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Mosaic genome-wide maternal isodiploidy: an extreme form of imprinting disorder presenting as prenatal diagnostic challenge

Overview of attention for article published in Clinical Epigenetics, October 2017
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Title
Mosaic genome-wide maternal isodiploidy: an extreme form of imprinting disorder presenting as prenatal diagnostic challenge
Published in
Clinical Epigenetics, October 2017
DOI 10.1186/s13148-017-0410-y
Pubmed ID
Authors

Susanne Bens, Manuel Luedeke, Tanja Richter, Melanie Graf, Julia Kolarova, Gotthold Barbi, Krisztian Lato, Thomas F. Barth, Reiner Siebert

Abstract

Uniparental disomy of certain chromosomes are associated with a group of well-known genetic syndromes referred to as imprinting disorders. However, the extreme form of uniparental disomy affecting the whole genome is usually not compatible with life, with the exception of very rare cases of patients with mosaic genome-wide uniparental disomy reported in the literature. We here report on a fetus with intrauterine growth retardation and malformations observed on prenatal ultrasound leading to invasive prenatal testing. By cytogenetic (conventional karyotyping), molecular cytogenetic (QF-PCR, FISH, array), and methylation (MS-MLPA) analyses of amniotic fluid, we detected mosaicism for one cell line with genome-wide maternal uniparental disomy and a second diploid cell line of biparental inheritance with trisomy X due to paternal isodisomy X. As expected for this constellation, we observed DNA methylation changes at all imprinted loci investigated. This report adds new information on phenotypic outcome of mosaic genome-wide maternal uniparental disomy leading to an extreme form of multilocus imprinting disturbance. Moreover, the findings highlight the technical challenges of detecting these rare chromosome disorders prenatally.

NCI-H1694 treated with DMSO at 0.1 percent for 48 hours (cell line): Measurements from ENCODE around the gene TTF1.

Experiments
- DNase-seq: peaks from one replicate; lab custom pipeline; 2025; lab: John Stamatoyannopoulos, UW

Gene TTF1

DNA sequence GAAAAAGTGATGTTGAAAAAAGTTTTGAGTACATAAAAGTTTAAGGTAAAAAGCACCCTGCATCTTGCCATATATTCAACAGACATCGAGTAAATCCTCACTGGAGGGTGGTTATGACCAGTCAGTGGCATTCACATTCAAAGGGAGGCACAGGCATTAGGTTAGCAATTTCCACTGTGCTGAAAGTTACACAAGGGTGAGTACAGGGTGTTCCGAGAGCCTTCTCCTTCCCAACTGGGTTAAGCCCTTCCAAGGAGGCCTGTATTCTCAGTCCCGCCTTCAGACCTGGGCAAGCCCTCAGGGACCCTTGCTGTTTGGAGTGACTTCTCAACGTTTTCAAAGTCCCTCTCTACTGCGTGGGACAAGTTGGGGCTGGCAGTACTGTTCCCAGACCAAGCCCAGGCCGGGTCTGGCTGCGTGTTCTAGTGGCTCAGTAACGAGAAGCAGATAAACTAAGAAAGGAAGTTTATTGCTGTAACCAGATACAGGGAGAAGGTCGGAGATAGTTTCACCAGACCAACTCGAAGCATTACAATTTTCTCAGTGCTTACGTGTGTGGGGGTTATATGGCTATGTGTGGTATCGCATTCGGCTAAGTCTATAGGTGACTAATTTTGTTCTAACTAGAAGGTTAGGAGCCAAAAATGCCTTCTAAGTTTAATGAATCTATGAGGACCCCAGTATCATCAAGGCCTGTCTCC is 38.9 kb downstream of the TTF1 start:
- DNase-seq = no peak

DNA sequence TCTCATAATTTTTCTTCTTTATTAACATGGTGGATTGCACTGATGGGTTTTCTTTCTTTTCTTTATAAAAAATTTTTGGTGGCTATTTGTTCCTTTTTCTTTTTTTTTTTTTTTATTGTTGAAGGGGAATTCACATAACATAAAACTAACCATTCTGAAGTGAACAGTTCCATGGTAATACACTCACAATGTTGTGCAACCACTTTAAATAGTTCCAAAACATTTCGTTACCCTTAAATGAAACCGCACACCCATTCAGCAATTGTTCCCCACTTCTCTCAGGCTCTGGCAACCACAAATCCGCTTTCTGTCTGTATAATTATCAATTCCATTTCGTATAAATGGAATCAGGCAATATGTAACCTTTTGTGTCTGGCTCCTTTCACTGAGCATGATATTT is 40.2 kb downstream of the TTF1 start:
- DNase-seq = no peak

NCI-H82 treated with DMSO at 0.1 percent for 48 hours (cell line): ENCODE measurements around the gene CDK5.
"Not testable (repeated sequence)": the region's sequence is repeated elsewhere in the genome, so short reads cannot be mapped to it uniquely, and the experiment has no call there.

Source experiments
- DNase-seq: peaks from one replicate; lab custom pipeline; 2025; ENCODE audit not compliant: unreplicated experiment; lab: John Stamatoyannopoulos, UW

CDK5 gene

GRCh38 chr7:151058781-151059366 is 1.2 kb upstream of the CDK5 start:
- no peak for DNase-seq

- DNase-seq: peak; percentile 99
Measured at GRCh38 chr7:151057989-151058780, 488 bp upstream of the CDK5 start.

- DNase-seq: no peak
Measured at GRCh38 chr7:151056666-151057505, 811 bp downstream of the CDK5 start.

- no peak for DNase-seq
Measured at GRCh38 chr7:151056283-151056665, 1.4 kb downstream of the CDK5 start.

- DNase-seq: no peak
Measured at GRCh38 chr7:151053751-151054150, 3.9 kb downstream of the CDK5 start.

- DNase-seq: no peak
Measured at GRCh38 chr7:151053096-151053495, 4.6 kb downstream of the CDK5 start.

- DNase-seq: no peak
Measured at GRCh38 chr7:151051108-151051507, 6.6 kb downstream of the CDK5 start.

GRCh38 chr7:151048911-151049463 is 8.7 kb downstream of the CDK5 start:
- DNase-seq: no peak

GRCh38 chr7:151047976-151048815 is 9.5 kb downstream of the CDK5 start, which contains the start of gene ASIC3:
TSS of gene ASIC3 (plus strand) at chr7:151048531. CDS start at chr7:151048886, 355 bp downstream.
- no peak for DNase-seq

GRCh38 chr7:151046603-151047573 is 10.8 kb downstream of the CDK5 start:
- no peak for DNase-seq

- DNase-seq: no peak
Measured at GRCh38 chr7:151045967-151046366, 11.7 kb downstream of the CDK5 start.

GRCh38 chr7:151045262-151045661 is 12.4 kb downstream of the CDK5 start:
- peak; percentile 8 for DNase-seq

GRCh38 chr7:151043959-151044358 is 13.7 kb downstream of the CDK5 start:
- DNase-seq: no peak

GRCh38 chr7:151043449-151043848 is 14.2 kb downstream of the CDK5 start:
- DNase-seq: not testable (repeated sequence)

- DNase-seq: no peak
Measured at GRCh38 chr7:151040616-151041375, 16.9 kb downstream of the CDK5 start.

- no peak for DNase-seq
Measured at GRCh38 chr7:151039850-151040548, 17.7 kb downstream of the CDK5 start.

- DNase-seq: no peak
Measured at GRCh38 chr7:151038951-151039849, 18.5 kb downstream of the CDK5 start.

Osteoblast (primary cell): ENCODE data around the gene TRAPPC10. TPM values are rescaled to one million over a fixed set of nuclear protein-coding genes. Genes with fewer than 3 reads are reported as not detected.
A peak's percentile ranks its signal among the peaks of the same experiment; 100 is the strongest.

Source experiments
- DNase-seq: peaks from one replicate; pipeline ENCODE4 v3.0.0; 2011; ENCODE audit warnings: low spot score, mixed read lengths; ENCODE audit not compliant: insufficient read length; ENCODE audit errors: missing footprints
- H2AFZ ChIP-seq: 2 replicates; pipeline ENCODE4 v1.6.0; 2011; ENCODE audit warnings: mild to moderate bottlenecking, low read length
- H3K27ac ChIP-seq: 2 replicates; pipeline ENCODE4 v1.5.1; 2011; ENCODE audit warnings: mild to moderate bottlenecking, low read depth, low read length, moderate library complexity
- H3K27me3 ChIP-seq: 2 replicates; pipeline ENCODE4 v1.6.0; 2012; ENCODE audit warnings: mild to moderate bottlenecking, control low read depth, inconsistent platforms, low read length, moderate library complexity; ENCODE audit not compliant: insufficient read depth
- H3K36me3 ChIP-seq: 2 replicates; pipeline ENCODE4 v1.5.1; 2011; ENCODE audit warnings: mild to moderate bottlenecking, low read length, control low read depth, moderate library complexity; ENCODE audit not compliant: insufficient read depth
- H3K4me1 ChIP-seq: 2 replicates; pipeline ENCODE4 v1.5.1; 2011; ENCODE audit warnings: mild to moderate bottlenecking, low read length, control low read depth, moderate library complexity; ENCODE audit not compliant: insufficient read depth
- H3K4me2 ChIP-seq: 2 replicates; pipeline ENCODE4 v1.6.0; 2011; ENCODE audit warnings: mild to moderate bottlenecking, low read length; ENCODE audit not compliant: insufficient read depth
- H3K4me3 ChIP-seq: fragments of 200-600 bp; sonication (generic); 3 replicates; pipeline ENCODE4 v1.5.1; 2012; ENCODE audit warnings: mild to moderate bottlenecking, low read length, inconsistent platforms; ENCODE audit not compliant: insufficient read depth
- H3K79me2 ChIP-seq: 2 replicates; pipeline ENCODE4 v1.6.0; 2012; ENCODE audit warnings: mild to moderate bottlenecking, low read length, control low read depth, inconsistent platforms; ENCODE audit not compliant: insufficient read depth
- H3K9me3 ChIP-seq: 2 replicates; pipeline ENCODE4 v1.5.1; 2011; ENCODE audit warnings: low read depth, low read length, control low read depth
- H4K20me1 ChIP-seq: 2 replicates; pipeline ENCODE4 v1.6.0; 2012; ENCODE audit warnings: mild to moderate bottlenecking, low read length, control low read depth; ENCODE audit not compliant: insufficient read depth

Twitter Demographics

The data shown below were collected from the profile of 1 tweeter who shared this research output. Click here to find out more about how the information was compiled.

Mendeley readers

The data shown below were compiled from readership statistics for 12 Mendeley readers of this research output. Click here to see the associated Mendeley record.

Geographical breakdown

Country Count As %
Unknown 12 100%

Demographic breakdown

Readers by professional status Count As %
Student > Bachelor 3 25%
Other 2 17%
Student > Ph. D. Student 2 17%
Unspecified 1 8%
Unknown 4 33%
Readers by discipline Count As %
Biochemistry, Genetics and Molecular Biology 3 25%
Medicine and Dentistry 2 17%
Nursing and Health Professions 1 8%
Chemistry 1 8%
Unspecified 1 8%
Other 0 0%
Unknown 4 33%

Attention Score in Context

This research output has an Altmetric Attention Score of 1. This is our high-level measure of the quality and quantity of online attention that it has received. This Attention Score, as well as the ranking and number of research outputs shown below, was calculated when the research output was last mentioned on 01 November 2017.
All research outputs
#9,664,415
of 12,083,996 outputs
Outputs from Clinical Epigenetics
#456
of 552 outputs
Outputs of similar age
#206,622
of 284,713 outputs
Outputs of similar age from Clinical Epigenetics
#22
of 43 outputs
Altmetric has tracked 12,083,996 research outputs across all sources so far. This one is in the 11th percentile – i.e., 11% of other outputs scored the same or lower than it.
So far Altmetric has tracked 552 research outputs from this source. They typically receive a little more attention than average, with a mean Attention Score of 5.5. This one is in the 9th percentile – i.e., 9% of its peers scored the same or lower than it.
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We're also able to compare this research output to 43 others from the same source and published within six weeks on either side of this one. This one is in the 32nd percentile – i.e., 32% of its contemporaries scored the same or lower than it.